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Rosemary is a 54-year-old farmer from Uganda who needs $219 to fund a hysterectomy.

Rosemary
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  • $5 raised, $214 to go
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June 8, 2022

Rosemary is a 54-year-old farmer. She is married, and has six children.

For three years, Rosemary has been experiencing lower abdominal pain and other symptoms. She has been diagnosed with uterine fibroids, and requires surgery to heal her condition.

Our medical partner, African Mission Healthcare Foundation, is here to help. On June 9th, Rosemary will undergo a hysterectomy at Karoli Lwanga Hospital in Nyakibale, and African Mission Healthcare Foundation is requesting $219 to fund this procedure. Once she has recovered, Rosemary will be able to resume her work, and to enjoy time with her family, free of pain.

Rosemary shared: “I hope to stabilize after surgery and resume farming as this condition limits me from working. I will be very grateful for your support.”

Rosemary is a 54-year-old farmer. She is married, and has six children. For three years, Rosemary has been experiencing lower abdominal...

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Rosemary's Timeline

  • June 8, 2022
    PROFILE SUBMITTED

    Rosemary was submitted by Edward Mugane, Impact Assessment Coordinator at African Mission Healthcare.

  • June 9, 2022
    TREATMENT SCHEDULED

    Rosemary was scheduled to receive treatment at Karoli Lwanga Hospital, Nyakibale in Uganda. Medical partners often provide care to patients accepted by Watsi before those patients are fully funded, operating under the guarantee that the cost of care will be paid for by donors.

  • June 13, 2022
    PROFILE PUBLISHED

    Rosemary's profile was published to start raising funds.

  • TODAY
    AWAITING FUNDING

    Rosemary is currently raising funds for her treatment.

  • TBD
    AWAITING UPDATE

    Awaiting Rosemary's treatment update from African Mission Healthcare.

Funded by 1 donor

Funded by 1 donor

Treatment
Total Abdominal Hysterectomy
  • Cost Breakdown
  • Diagnosis
  • Procedure
On average, it costs $219 for Rosemary's treatment
Hospital Fees
$126
Medical Staff
$0
Medication
$17
Supplies
$59
Labs
$6
Other
$11
  • Symptoms
  • Impact on patient's life
  • Cultural or regional significance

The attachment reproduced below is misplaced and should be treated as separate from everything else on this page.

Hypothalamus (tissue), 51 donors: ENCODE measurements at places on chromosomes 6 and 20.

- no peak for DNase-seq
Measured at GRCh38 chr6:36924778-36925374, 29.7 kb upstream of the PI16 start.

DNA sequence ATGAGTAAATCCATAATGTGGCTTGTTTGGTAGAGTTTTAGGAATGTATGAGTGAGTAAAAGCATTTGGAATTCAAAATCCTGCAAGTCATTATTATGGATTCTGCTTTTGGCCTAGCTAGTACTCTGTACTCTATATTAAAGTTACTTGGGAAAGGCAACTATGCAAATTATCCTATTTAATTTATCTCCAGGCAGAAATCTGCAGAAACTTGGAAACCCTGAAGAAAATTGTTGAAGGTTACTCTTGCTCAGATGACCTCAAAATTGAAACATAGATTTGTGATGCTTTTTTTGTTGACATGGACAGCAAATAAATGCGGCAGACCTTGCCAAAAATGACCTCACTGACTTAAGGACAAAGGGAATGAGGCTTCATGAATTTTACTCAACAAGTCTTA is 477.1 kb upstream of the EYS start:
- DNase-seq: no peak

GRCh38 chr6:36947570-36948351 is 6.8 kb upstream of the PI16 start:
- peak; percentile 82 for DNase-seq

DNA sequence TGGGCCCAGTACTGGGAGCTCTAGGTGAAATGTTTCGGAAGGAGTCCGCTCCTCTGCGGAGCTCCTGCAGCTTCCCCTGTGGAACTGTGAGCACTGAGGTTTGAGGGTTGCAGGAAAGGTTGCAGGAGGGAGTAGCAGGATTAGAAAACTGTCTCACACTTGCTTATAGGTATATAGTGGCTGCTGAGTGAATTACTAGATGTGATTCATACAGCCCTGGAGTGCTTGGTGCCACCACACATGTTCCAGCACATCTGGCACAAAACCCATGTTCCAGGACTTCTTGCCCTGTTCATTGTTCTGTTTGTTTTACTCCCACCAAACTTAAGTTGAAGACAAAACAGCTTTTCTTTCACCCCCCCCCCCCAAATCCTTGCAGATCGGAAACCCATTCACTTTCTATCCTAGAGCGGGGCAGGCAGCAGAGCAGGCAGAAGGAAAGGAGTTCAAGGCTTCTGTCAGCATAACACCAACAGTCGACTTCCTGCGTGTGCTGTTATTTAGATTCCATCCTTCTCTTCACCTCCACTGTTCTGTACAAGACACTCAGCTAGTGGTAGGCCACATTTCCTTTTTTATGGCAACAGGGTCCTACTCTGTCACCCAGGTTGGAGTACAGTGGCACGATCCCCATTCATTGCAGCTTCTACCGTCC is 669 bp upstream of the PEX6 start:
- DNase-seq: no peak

​What kinds of symptoms do patients experience before receiving treatment?

Symptoms vary depending on the condition that requires the total abdominal hysterectomy. If the cause is cervical, uterine, or ovarian cancer, there may not be symptoms, especially if the cancer is early-stage. In more advanced cases of cervical and uterine cancers, abnormal bleeding, unusual discharge, and pelvic or abdominal pain can occur. Symptoms of ovarian cancer may include trouble eating, trouble feeling full, bloating, and urinary abnormality. If the cause is fibroids, symptoms may include heavy bleeding, pain in the pelvis or lower back, and swelling or enlargement of the abdomen.

​What is the impact on patients’ lives of living with these conditions?

Fibroids (tumors in the uterus) can grow large, cause abdominal pain and swelling, and lead to recurring bleeding and anemia. Cancer can cause pain and lead to death.

What cultural or regional factors affect the treatment of these conditions?

Cervical cancer is caused by a sexually transmitted infection called human papillomavirus (HPV), which can often occur alongside an HIV infection. As a result, cervical cancer is the leading cause of cancer death among African women in areas of high HIV prevalence. Cervical cancer is also more prevalent in Africa than in the United States due to the lack of early-detection screening programs. The other conditions treated by a total abdominal hysterectomy are not necessarily more common in Africa.

  • Process
  • Impact on patient's life
  • Risks and side-effects
  • Accessibility
  • Alternatives

What does the treatment process look like?

The patient first reports for laboratory testing. The following day, the patient undergoes surgery. After the operation, the patient stays in the hospital ward for three to four days, during which time she is continually monitored. The surgery is considered successful if the wound heals without infection, bleeding, or fever, and if the patient no longer experiences urinary dysfunction.